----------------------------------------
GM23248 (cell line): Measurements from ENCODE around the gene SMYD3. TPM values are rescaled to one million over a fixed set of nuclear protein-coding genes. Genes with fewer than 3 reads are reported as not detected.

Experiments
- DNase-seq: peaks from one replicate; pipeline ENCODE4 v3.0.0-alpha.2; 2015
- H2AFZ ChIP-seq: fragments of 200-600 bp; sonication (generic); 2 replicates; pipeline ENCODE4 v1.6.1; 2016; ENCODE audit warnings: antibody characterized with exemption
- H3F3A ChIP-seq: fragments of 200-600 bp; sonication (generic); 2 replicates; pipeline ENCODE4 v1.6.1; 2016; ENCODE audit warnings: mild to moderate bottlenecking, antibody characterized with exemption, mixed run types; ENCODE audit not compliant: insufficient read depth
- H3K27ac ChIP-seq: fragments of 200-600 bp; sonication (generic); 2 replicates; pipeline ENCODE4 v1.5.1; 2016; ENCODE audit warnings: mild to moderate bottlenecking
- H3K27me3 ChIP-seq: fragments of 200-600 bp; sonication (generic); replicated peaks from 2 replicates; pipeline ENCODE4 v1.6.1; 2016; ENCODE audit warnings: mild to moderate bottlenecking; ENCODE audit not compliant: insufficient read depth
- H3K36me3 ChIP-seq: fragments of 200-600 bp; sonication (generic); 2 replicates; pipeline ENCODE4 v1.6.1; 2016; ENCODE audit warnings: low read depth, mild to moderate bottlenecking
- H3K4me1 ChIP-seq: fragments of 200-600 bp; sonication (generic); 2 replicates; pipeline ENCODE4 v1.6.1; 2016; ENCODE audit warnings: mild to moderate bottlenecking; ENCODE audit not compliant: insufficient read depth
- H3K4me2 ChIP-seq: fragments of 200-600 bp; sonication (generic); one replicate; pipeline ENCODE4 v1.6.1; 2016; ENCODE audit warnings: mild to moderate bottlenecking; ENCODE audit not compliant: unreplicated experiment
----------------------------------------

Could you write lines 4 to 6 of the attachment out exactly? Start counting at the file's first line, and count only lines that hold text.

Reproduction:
- H2AFZ ChIP-seq: fragments of 200-600 bp; sonication (generic); 2 replicates; pipeline ENCODE4 v1.6.1; 2016; ENCODE audit warnings: antibody characterized with exemption
- H3F3A ChIP-seq: fragments of 200-600 bp; sonication (generic); 2 replicates; pipeline ENCODE4 v1.6.1; 2016; ENCODE audit warnings: mild to moderate bottlenecking, antibody characterized with exemption, mixed run types; ENCODE audit not compliant: insufficient read depth
- H3K27ac ChIP-seq: fragments of 200-600 bp; sonication (generic); 2 replicates; pipeline ENCODE4 v1.5.1; 2016; ENCODE audit warnings: mild to moderate bottlenecking